Cawley also was named Australian of the Year after her Wimbledon breakthrough. It’s still only halfway through this year, but it is going to take something pretty special to prevent Barty emulating her one more time.





More from Ron Reed can be read HERE



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  1. A great synopsis, Ron.
    It is a long time since Australia has universally adored a sportsperson as we have Ash Barty.

  2. Tennis Analyst says

    Yes it was a great read from Ron. I’m sure you’ve heard that enough over the years.

    I agree with Smokie. Possibly as far back as Pat Rafter in the men’s tennis and obviously Evonne Goolagong Cawley in the women’s tennis. In cricket, you probably need to go as far back as Dennis Lillee and in women’s soccer, currently the incredible and adored Sam Kerr.

    Although Naomi Osaka is currently dealing with mental health problems, I expect her to come back firing for the US Open and the Australian Open, should the latter event hopefully goes ahead in January 2022.

    I also haven’t written off Bianca Andreescu, the 2019 US Open Champion, as another future rival for Ash Barty. Although she has been hampered with injury problems since winning the US Open, she is a great tennis player and has an all round game to match Barty. Unfortunately for her, it reminds me of Juan Martin Del Potro, who like Andreescu, (who beat Serena Williams at age 19 in the US Open Final) beat Roger Federer in the 2009 US Open Final aged 20, and looked like being a world beater. Unfortunately, he hasn’t been the same player since because of wrist and knee injuries, and is currently ranked no. 744 in the world, aged 32.

    Maybe not for Barty’s sake, but for the sake of tennis, I would like to see Andreescu back playing at her best. I am one person who is not always parochial for Australian tennis only, although I am a born and bred Australian. Yes, it would be great to see another Australian male or female player win the Australian Open again, but I’m not holding my breath, due to the ever growing expectations from the media and the public, especially after Ash Barty’s Wimbledon win. It doesn’t matter how good or who that Australian player is, it’s the toughest Grand Slam tournament nowadays for an Australian to win. Being one of the favourites doesn’t help either. It helped Mark Edmondson and Chris O’Neill not being the favourites to win the last Australian Open winners for the men and women.

    Just ask Pat Cash, Pat Rafter, Lleyton Hewitt and Sam Stosur how hard it is to win the Australian Open, being one of the favourites as an Australian tennis player.

    Anyway, congratulations to Ash Barty, the 2020 Wimbledon champion.

  3. Tennis Analyst says

    Sorry, I meant to type Ash Barty, Ash Barty, the 2021 Wimbledon champion, not the 2020 Wimbledon champion.

    Of course, there was no Wimbledon champion in 2020, for the ladies and gentlemen, due to the coronavirus pandemic.

  4. Another thing we love about Ash Barty is that, at least as far as I know, she hasn’t claimed residence in some foreign tax haven. We should be ashamed of having awarded Pat Rafter Australian of the Year honours in 2020 when, for tax purposes, he was actually a resident of Bermuda. And if we needed another reason to feel ambivalent about Nick Kyrgios, his taking up residence in the Bahamas tax haven is a bloody good one.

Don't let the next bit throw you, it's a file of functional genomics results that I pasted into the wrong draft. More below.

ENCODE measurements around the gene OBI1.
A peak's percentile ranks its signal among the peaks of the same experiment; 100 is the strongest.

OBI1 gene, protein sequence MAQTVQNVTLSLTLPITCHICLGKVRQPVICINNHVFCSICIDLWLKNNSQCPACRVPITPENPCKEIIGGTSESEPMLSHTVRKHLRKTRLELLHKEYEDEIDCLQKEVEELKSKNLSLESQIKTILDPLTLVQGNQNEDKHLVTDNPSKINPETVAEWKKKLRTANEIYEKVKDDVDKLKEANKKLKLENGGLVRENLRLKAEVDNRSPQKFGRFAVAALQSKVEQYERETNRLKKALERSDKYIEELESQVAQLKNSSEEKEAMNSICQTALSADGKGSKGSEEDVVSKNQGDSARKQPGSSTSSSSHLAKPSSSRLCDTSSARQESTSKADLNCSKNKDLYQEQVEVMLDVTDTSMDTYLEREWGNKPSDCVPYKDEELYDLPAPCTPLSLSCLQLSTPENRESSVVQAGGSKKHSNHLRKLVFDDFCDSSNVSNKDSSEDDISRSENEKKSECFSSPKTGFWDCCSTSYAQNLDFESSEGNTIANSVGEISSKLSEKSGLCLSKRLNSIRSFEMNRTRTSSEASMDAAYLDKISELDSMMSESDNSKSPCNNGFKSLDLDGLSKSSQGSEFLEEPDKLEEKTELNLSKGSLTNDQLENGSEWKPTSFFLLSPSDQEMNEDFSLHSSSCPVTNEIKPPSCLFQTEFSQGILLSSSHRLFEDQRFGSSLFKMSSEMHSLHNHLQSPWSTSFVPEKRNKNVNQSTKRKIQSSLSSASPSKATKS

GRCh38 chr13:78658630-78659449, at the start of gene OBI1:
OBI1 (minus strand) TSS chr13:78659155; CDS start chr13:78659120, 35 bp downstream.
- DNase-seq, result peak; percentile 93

5. Tennis Analyst says

    I forgot to mention John Newcombe, as being an adored tennis player for Australia, even if it was around 45 to 50 years ago. Bewdy Newk. Cathy Freeman was possibly adored 21 years ago in the Olympic 400 metre final in Sydney.

    In my era, people admired the Chappell brothers growing up and wanted to bat like them, just like Shane Warne was admired at his peak, with youngsters wanting to bowl leg spin.

    I’m sure the great Sir Donald Bradman, if he wasn’t adored, was admired by crowds who watched him play.

    My late father told me one of his greatest sporting moments was watching Don Bradman bat in a Sheffield Shield match between New South Wales and Victoria.

    I hope young Australians will take up tennis and want to be the next Ash Barty after her Wimbledon triumph. Hopefully, enough did when she won the French Open in 2019 but more will now.

    Depending on which state they live, they will first need the Lockdown to finish before they start to play and have tennis lessons.

  6. Good on you Malcolm; you beat me to it. I was going to mention this about Pat Rafter.

    Ash Barty is such a great person to look up to as a champion.

    Evonne claimed 7 grand slam titles; let’s hope Ash can keep on winning them.


  7. Pat Rafter was an absolutely charming man. He had manners. Go Pat!

  8. Kevin Densley says

    Enjoyable read, Ron.

    Yes, Barty is certainly one of the most likeable and humble of all top-class sportspeople of the present day.

  9. The Emerald Hill Chronicle says

    Captured the national sentiment beautifully Ron. An uplifting read. Thank you.

  10. Andrew Gaylard says

    An early profile of Ash Barty gave her hobbies as reading and fishing. I thought at the time, for a 16-y-o girl that’s my kind of sporting hero.

  11. Daryl Schramm says

    Terrific article Ron. For me a revival of an event, a realised dream and the happiness it all bought.

  12. Observer says

    Sorry Smokie and other Barty fans, but my favourite sportspeople of the present day and have been for some time are the Australian Olympians Ariarne Titmus, Emma McKeon and Jessica Fox. In case, you haven’t noticed, they are all champions, great role models, humble, cool and easy on the eye. I for one have universally adored these three sportspeople, regardless of whether they get the exposure of Ash Barty. At least at the current Tokyo Olympics, these 3 young ladies are getting their due recognition for their outstanding performances and what they are still capable of achieving.